In the early 20th century, however, the presence of a lot of water in the rock became a problem for the electrification of the mines. Nevertheless, the mines reached their peak output in 1913, at 820 tons of mercury. After World War I, the mines belonged to Italy for some time before becoming part of Yugoslavia. But they suffered from economic crises and became ever less profitable. They finally closed for good in 1988.
Daily life in the Idrija mercury mines
The tour through the Idrija mercury mine takes around one hour and leads us deep into the rocks. Inside the mine, life-sized puppets mimic the life of the miners and give an impression of the work in the mines. Compared to other mines we have seen (like Blaenavon in England or the mines at Banska Stiavnica in Slovakia) the mine waggons seem small. That’s because mercury is exceedingly heavy: 14 times as heavy as water! Accordingly, the small waggon the size of a removal box could hold up to 300 kg of ore and mercury!
The regular miners worked only two 8-hour shifts. The third shift at night was reserved for the dynamiters. At the end of the tour, we see a virtually recreated blasting of a tunnel section. At that point we are about 80 m deep under the mountain, and we don’t want to imagine how a real explosion would feel. It does make sense that we pass a chapel inside the mine at the end of our tour.
Visiting the mercury smelter and the museum
The mercury mining business did not stop in the mine itself. In fact, the whole town was created around the mercury processing facilities. There was an ingenious, continuous ore movement system that moved recently mined ore up and out of the mine. From there it moved in a kind of ropeway across the river valley to the smelter on the other side of the small town.
So, after the mine, we also visit the remains of the smelter. In the smelter, the mined ore was first crushed and sorted and then transported to the smelting furnace by conveyer belts. The remains of the furnace are still quite impressive: Basically, it is a 36 m long, 2 m diameter, slightly inclined pipe. This pipe was heated throughout, while the crushed ore was gliding down inside. Mercury turns into gas at a temperature of 356 °C. At some point inside the pipe, the mercury would turn to gas and float up so that you could separate it. The gaseous mercury was then cooled down again and collected. The work in the smelter with its gaseous mercury was even more hazardous for health than the work in the mines.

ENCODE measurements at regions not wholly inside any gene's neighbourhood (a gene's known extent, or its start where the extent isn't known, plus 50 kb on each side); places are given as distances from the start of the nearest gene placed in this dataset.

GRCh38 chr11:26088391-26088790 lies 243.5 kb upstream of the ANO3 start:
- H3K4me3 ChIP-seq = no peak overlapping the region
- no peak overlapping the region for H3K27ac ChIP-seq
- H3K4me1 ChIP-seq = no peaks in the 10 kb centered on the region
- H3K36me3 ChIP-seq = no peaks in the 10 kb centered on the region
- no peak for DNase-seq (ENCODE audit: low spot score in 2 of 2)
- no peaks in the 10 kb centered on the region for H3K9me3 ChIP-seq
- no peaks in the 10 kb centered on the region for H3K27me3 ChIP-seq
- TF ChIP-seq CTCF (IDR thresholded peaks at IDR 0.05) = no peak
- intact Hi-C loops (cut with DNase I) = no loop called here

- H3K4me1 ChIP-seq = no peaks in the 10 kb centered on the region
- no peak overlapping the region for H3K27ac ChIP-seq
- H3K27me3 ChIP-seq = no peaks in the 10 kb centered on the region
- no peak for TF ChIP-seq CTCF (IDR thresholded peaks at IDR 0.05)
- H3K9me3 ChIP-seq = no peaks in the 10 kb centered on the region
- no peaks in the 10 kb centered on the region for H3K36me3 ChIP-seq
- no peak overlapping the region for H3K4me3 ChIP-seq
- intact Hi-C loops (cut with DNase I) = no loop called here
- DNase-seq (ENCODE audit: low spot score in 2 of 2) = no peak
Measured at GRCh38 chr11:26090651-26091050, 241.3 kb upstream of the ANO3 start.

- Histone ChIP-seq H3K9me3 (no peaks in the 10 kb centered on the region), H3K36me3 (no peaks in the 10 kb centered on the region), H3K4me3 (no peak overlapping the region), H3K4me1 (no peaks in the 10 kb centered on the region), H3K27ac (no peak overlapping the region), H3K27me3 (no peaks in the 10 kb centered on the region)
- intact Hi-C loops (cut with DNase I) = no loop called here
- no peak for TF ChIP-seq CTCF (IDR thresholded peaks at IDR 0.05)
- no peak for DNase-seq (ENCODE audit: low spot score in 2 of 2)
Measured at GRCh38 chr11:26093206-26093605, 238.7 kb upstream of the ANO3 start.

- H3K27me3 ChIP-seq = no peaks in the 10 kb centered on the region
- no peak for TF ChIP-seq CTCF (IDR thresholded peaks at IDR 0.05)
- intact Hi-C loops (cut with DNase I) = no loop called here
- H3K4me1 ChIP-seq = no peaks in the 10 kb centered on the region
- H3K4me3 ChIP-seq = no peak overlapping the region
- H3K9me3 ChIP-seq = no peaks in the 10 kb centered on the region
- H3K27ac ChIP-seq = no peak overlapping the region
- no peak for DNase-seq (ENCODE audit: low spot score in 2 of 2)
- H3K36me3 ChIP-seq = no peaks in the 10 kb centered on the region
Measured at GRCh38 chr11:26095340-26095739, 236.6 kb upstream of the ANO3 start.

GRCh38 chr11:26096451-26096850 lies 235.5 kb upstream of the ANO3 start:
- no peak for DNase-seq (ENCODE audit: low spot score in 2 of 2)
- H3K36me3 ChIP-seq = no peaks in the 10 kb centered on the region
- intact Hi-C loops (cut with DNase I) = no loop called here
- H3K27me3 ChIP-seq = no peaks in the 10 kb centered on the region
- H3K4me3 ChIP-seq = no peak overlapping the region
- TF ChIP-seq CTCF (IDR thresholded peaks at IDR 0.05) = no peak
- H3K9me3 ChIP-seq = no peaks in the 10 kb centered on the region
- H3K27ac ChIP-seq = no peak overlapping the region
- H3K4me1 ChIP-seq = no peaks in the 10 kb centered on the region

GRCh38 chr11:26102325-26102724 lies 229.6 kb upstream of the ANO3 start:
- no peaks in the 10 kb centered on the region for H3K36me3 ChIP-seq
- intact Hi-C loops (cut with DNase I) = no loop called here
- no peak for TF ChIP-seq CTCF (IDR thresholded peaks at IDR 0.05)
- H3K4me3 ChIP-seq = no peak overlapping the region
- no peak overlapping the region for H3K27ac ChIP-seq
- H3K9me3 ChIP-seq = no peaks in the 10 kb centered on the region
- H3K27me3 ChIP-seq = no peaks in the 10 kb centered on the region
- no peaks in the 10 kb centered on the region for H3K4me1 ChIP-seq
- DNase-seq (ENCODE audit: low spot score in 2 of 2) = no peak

In the adjacent museum we learn more about the different uses of mercury. For instance, the Swiss alchemist and physician Paracelsus in the 16th century advocated mercury to treat Syphilis. He died of mercury poisoning himself, however. In 2011 mercury was banned in the EU. And in 2017 the so-called Minamata Convention, designed to protect human health and the environment from emissions and releases of mercury, became effective.
Where else in Idrija can you see remains of the mining history?
The mining history of Idrija is present everywhere. But if you want to see more remains of the actual mining there is the area of the Joseph’s shaft (Jožefov Jašek) a bit up the mountain. You cannot enter this shaft, but there is an old waterwheel to see and some administrative buildings from the mining area. We went there at dusk when it was still lightly raining.
Should you visit the Idrija mercury mines?
We think that the Idrija mercury mines are fascinating evidence of a now-forgotten industrial history. In many countries, there are old mines. And often, they have insightful museums – in the German Ruhr area, for instance, you can explore the whole industrial heritage through numerous museums and old coal mines.
It was also quite interesting to learn more about mercury. Mercury was still present in daily life in our childhood but is very distant now. It is usually only in books and archaeological records that we find references to mercury. For instance, we often visit sites and museums relating to the silk road in Central Asia during our guidebook research. We have been to ancient cities like Paikent or Akyrtas, but also the historical museums in Samarkand or Tashkent. These museums often display “mercury flasks” of clay. Apparently, the scientists producing the famous glazed tiles of Uzbekistan and Persia also used mercury. For gold making, or to extract their ingredients for the shiny glazes.
How to get to the Idrija mercury mine from Ljubljana
We took a bus from Ljubljana bus station (next to the train station). They did not go very often – less than every hour – so we had checked the timetable for both directions beforehand. The bus cost 6,30 € each way (in 2022) and took just over an hour.
NB: We were not sponsored or paid in any way to write this blogpost about the mercury mines of Idrija. We paid all expenses ourselves.